Dr Margaret Coffey

Margaret came to Salford in 2010 as a Senior Lecturer after a period at Liverpool Hope University and was promoted to Reader in June 2013.  

Margaret’s PhD focused on stress in the workplace; an action research case study of social services.  Margaret’s research interests focus on health, particularly at work, with a focus on the organisational, rather than the individual, factors that determine health and wellbeing in the workplace.  Margaret has been involved with a number of workplace health research projects, including: HEIC – Improving Workplace Health in the Public and Private Sector of Greater Manchester: Working Well; and Improving Mental Health & Wellbeing in Mental Health Trusts; Best Practice in Promoting Employee Health and Wellbeing in the City of London – see https://www.cityoflondon.gov.uk/business/economic-research-and-information/research-publications/Pages/Best-practice-in-promoting-employee-health-and-well-being-in-the-City-of-London.aspx. Previous Phd studies that Margaret has supervised in this field include: ‘the impact of working in a social enterprise on health and wellbeing’ (Dr. James Chandler) and the ‘ageing, health and retirement choices in a diverse workforce: a case study of a large private sector retail organisation’ (Dr. Clare Edge).  A current PhD study being undertaken in this field aims to ‘design and evaluate a participatory workplace nutrition intervention to improve the health and wellbeing of constructions workers’ (Magdalena Wronska). 

Margaret is also interested in evaluating behaviour change interventions in respect of lifestyle, and the social determinants of health and health inequalities.  She has carried out a number of large evaluation projects, including ‘Vascular health checks in Salford: an exploration using FARSITE data’ (2014) an evaluation of the Blackburn with Darwen NHS Health Check Programme’ (2010), and an evaluation of the Salford Community Food Workers Project (2009), an evaluation of the Swap to Stop e-cigarette Pilot.  Examples of PhD projects Margaret has supervised in this field include: the evaluation of the ‘Live Active, exercise referral scheme’ in Tameside, which was carried out by Dr. Faye Prior, and co-supervised with Prof. Penny Cook and Dr. Anna Robins.   Current PhD studies aimed at behaviour change include: ‘The development of a novel health promotion intervention to improve parents’ knowledge, understanding and attitudes towards antibiotic use, prescription advice and resistance in Greater Manchester’, which is being carried out by Cynthia Poolay Mootien, and co-supervised with Dr. Joe Latimer; An Investigative Study on University Students’ Knowledge and Attitudes towards the Food Dome in the Eastern Province of the Kingdom of Saudi Arabia, which is being carried out by Alexander Woodman, and co-supervised with Dr. Anna Cooper-Ryan, and ‘How fathers from the Greater Manchester area understand the feeding and physical activity behaviours of their young child: An Interpretative Phenomenological Analysis’, which is being carried out by Cheryl Eachus, and co-supervised with Dr. Anna Robins.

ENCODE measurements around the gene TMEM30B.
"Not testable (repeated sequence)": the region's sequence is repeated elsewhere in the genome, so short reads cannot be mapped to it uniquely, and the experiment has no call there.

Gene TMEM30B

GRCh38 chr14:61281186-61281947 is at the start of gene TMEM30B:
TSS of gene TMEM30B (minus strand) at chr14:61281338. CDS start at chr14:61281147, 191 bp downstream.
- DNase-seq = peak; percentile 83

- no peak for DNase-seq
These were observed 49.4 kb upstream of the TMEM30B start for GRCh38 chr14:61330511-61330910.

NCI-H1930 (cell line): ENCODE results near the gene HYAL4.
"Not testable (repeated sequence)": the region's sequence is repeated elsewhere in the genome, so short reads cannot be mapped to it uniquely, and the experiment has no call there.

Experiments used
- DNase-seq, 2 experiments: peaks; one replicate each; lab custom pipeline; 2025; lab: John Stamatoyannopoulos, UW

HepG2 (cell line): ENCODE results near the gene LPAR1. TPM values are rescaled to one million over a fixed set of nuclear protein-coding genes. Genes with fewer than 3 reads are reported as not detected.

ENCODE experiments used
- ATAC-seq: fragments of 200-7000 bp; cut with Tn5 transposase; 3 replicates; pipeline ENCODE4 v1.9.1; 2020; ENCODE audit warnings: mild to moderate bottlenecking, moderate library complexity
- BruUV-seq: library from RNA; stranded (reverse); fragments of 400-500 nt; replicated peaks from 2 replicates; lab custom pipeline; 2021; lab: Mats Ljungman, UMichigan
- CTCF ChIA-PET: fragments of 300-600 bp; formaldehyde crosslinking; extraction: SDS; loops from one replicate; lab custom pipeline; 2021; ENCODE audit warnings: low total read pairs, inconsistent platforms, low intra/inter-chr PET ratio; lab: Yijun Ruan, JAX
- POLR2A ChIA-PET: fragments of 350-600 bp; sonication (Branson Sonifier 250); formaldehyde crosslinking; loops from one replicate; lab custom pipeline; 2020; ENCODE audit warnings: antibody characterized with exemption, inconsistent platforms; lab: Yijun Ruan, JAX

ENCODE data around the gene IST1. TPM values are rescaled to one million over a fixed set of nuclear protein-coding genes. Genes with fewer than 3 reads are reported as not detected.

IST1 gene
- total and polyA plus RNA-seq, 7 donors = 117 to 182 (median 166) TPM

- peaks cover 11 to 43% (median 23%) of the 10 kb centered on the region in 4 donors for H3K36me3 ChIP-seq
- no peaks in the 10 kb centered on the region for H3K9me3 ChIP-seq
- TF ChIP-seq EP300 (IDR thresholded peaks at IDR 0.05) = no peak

Other projects that Margaret is working on include: an NIHR-funded ‘community alcohol health champions’ project led by Professor Penny Cook (Communities in Charge of Alcohol, CICA), which is looking at how the communities can support each other with alcohol advice and whether communities can influence local alcohol licensing decisions; and an evaluation of an e-cigs intervention in Trafford with Professor Penny Cook and Dr. Anna Cooper-Ryan. 

Margaret has 12 PhD completions, and is currently supervising a further 3 UK PhD students and a further student from Saudi PhD. 

Postgraduate Research Supervision Interests

Workplace health, behaviour change, designing and evaluation interventions to improve health 

Find out more about my work

Open Access: http://usir.salford.ac.uk/profile/59563

ORCID ID: https://orcid.org/0000-0002-0038-8979

Projects: Helping people to give up tobacco using e-cigarettes, Communities in Charge of Alcohol (CICA),  A workplace nutrition intervention to improve the health and wellbeing of construction worker.

Keywords

Public health